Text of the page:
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November 11, 2013 | Opinion/Feature

Victoria Hammah—I Don’t Deserve This

Joshua Hodo, MBA, MIfL.
Victoria Hammah—I Don’t Deserve This

In recent days stories of Victoria Hammah – Deputy Minister for Communication – have gone wild in the Ghanaian media. But this particular one – the so called Vickyleaks – has got me thinking. Many a people have un-hesitantly scolded the disgraced deputy minister and others have rubbed their hands in glee beholding her downfall.

I must say that at first, I was like many people, happy to see the back of the deputy minister because I did not believe she is ready for the role and her media gaffes are symptomatic of that unpreparedness. In fact, she confesses herself that she is not intelligent (or at least, she is perceived as so).

However, the more I read, listen and think about the leaked tapes the more I find myself sympathetic of her not to condone the unpardonable comments she made, but concerning the manner in which this information came to light. Yes I totally agree that she was wrong in saying the things she said nevertheless, one major ethical question keeps bothering me and it is this, does she need to be taped in this way?

In other words does the end justify the means? I am afraid despite how much one may want to loathe careless Victoria, she still does not deserve to be bugged the way she has been and the thought of this becoming a precedent frankly frightens me. The deputy minister was in her car! An individual's car is one of the places one is expected to have privacy. A place where one can talk freely without the fear of being tapped or being heard by any unwanted ears. If this conversation had taken place in a public or commercial vehicle I would not have bothered.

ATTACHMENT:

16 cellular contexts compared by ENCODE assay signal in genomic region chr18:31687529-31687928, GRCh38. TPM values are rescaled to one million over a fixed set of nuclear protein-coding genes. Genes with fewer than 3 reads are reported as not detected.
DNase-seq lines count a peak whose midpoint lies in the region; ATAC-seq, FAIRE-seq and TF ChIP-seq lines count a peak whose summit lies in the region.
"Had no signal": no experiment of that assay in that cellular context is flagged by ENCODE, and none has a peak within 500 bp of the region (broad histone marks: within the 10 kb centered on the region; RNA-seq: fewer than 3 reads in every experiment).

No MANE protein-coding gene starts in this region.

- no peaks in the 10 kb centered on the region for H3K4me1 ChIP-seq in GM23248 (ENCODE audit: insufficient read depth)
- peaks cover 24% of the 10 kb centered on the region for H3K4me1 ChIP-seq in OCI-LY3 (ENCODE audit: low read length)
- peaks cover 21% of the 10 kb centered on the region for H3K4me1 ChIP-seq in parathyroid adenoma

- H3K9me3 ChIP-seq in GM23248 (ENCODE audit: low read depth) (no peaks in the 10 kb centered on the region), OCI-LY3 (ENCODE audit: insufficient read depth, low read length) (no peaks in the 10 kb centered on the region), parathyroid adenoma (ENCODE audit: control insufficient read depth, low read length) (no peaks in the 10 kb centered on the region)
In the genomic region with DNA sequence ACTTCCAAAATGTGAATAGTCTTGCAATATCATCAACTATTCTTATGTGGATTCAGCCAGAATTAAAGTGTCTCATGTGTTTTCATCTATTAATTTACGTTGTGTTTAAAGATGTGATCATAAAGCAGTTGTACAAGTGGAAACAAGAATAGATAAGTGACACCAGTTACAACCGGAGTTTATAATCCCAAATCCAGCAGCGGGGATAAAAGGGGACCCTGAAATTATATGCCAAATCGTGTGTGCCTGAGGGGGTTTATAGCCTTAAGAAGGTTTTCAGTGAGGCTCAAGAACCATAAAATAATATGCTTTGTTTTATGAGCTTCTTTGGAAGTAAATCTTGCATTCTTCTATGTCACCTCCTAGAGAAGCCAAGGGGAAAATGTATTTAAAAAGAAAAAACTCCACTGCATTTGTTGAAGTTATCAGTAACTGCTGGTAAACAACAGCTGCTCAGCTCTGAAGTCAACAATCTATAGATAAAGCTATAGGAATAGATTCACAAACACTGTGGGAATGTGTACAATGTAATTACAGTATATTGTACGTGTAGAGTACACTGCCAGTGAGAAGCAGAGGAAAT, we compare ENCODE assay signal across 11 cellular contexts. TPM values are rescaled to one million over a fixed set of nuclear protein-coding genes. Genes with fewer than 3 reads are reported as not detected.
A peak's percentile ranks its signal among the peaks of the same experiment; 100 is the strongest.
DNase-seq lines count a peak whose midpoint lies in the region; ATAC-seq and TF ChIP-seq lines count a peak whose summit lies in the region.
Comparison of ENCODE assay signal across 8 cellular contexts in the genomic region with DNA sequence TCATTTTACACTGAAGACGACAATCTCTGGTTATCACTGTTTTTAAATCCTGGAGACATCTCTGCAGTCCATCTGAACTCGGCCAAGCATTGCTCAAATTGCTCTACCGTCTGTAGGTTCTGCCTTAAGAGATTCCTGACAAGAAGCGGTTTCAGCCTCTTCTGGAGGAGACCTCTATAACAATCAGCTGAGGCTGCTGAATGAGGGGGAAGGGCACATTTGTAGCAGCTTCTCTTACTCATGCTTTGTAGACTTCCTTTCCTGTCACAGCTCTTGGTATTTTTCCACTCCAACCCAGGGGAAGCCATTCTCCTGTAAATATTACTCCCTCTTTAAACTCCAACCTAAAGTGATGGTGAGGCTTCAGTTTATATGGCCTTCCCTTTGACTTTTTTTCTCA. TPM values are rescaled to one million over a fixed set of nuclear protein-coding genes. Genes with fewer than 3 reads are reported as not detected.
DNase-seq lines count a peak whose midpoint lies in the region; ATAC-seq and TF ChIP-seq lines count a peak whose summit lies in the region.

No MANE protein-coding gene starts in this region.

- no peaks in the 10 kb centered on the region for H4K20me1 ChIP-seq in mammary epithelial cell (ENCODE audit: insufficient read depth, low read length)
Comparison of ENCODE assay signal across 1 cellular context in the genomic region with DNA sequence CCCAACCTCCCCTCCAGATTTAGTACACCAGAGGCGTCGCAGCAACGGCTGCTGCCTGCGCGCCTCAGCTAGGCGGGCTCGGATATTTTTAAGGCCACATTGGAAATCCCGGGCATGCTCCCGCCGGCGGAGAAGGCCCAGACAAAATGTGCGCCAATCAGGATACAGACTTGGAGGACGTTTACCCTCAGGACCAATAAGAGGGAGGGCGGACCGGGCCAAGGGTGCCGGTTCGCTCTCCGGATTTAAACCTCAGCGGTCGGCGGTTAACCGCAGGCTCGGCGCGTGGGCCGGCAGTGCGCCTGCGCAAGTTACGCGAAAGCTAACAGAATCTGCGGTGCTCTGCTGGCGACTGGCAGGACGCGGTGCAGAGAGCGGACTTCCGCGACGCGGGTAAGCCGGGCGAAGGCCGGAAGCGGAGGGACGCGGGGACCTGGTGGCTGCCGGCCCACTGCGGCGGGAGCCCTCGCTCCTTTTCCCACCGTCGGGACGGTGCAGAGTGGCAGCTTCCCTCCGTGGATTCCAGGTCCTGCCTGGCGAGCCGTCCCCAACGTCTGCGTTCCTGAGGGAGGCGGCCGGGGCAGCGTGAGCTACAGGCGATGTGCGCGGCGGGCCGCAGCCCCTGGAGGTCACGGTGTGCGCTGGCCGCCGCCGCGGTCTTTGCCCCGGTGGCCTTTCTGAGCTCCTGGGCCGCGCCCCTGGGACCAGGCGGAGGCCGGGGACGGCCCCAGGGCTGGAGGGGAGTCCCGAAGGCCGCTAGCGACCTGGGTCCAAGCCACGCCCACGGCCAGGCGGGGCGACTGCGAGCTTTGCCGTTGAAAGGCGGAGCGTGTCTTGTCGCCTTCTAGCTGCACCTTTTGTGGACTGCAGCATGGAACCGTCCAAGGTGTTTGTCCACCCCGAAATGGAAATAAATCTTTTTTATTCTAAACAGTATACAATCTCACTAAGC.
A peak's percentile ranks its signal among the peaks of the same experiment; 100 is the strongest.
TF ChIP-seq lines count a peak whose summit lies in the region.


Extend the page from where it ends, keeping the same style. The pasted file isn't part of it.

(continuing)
If it had taken place in the back corridors of a dinner place or the like I would not have had any concerns at all. If Victoria had been caught saying these at a public speaking function because she had forgotten that her microphone is not switched off again I would not worry. But none of these was the case and I repeat, she was in her car! So I pose the question once more does the end justify the means? I would say NO.

To answer yes would mean it is okay for the military to overthrow legally elected governments they don't like in a coup d'état. To say yes will mean an armed robber can attacked traders he believes are making un-acceptable profit. To say yes is to mean that if a judge believes that by taking bribes there will be 'peace' he or she should go ahead and collect bribes. America says they want to protect their citizens from terror attacks; they tapped people's telephone conversations including Angela Merkel – a head of state of an ally country! Where is ethics in all these?

For a minister's driver to bug in her this way is unethical and Ghanaians must condemn it. It could happen to everyone: your brother, wife, close confidant, secretary, children are supposed to be what they are not spies. The spying jobs should be left for detectives, criminal investigators and investigative journalist. Victoria does not deserve this – the end does not justify the means.

Disclaimer: "The views/contents expressed in this article are the sole responsibility of Joshua Hodo, MBA, MIfL. and do not neccessarily reflect those of Modern Ghana. Modern Ghana will not be responsible or liable for any inaccurate or incorrect statements contained in this article."

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